Scripture: 2 Samuel 6-9 and I Chronicles 13-17 Learning Objectives:
- Students will learn God expects us to obey His commands exactly as they are given. As Uzzah learned, disobeying God can result in consequences.
- Students will learn that just like God did not want David to build the Temple, but still blessed him, God may not allow us to do something we want to do for Him. It doesn’t mean God loves someone more than us or that He will not bless us.
- Students will learn that God expects us to keep our godly promises.
- Students will learn people who have special needs should be treated with the same love we show to everyone else.
- Students will learn some specific ways to show love to people with certain special needs.
- Students will learn the sign language for the song “Jesus Loves Me” so that they can communicate to someone who cannot hear well.
Guiding Question: How can we treat people who have special needs with the same love King David showed to Mephibosheth?
Materials:Jesus Loves Me ASL sheets, ASL Jesus Loves Me Video (https://www.youtube.com/watch?v=kljvGJPuGFM)
Procedure: Review the story of the Ark returning to Jerusalem and David helping Mephibosheth. Explain to students that in many places in the world – even today –people with disabilities are treated very badly. They may have to live on the street as beggars and are often bullied by people in their towns. Ask them why they think David was so kind to Mephibosheth. For older students, you may also want to inform them when a king from a new family began ruling a kingdom in that time period, he would often find and kill all of the relatives of the old king’s family. This mean King David was especially loving to not only allow Mephibosheth to live, but make him as if he were one of David’s own sons. Explain that even in the US many people ignore people with special needs or treat them badly in other ways. Tell students people who are deaf or hearing impaired can’t always read lips accurately and love it when people know some ASL. Teach students the signs for the song Jesus Loves Me. (You may want to show the video to help.) Have them practice several times until they can do it fairly well. You may want to teach them some other simple signs. (http://www.lifeprint.com/asl101/pages-signs/m/momdad.htm)
Here are some other tips you can share with students:
• Remember God loves us all equally and expects us to love each other the same way. Those with disabilities are no better or worse than those who don’t have an obvious disability.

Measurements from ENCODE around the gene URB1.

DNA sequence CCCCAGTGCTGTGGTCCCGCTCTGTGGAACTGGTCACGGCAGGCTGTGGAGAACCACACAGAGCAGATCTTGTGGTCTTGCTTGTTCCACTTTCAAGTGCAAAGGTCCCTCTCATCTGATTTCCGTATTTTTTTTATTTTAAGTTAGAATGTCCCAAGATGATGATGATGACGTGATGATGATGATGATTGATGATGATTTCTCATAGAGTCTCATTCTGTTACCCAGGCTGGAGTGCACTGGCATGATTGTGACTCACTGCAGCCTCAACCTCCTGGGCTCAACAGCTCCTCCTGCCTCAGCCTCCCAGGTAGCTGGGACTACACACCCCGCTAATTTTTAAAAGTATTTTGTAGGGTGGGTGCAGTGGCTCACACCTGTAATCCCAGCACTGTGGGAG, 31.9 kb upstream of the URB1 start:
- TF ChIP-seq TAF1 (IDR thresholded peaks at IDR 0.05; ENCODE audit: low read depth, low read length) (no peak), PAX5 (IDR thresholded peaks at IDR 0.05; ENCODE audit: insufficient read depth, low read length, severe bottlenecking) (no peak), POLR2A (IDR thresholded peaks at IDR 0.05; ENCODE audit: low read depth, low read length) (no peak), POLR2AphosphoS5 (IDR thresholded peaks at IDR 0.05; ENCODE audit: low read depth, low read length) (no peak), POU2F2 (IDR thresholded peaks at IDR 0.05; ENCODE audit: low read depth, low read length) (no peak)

• Always ask the person if they want or need your help. Never just grab them or their things and start doing something without their permission.
• If you are curious about their disability, ask permission to ask them specific questions about what they can or can’t do. Try to ask questions in a way that doesn’t hurt their feelings.
• Don’t assume that just because a person is blind, deaf or has some sort of physical issue (like a wheelchair), that they are also not intelligent. Even if they can’t communicate clearly, they may be even more intelligent than you are.
• Remember, even if someone does have a disability that makes it difficult for them to learn, remember or understand – they still have feelings and should be treated kindly.
• Some people have disabilities we cannot see. If you see someone struggling, ask if you can help. They may just be having a bad day, but would still like your help.
• Describe people with disabilities the same way you would describe your other friends. It is not necessary to add a label like “autistic” and it can hurt their feelings if they hear you.
• Remember, just because a person may have difficulty in understanding what you are saying to them, it does not necessarily mean they are hearing impaired. Ask if they need you to speak more loudly – don’t just start shouting.
• When speaking with someone who has a disability, look them in the eye. Don’t just look and speak to their helper or family member.
Note: Younger children may also need to be reassured they cannot “catch” a disability from another person like they can catch a cold.
- What are some possible challenges that people who cannot hear would have? (Blind? Unable to walk?)
Supplemental Activity: If time allows, you may want to teach students some other tips for helping people with various special needs. They can also practice leading a person who is blind properly. Discuss how to lead from the side or slightly behind the blind person. Let the blind person determine grip and orientation. Hold forearm. Narrate what is around and the direction you’re going as you walk. Consider possible obstacles. https://www.youtube.com/watch?v=1XcaCxRWe2M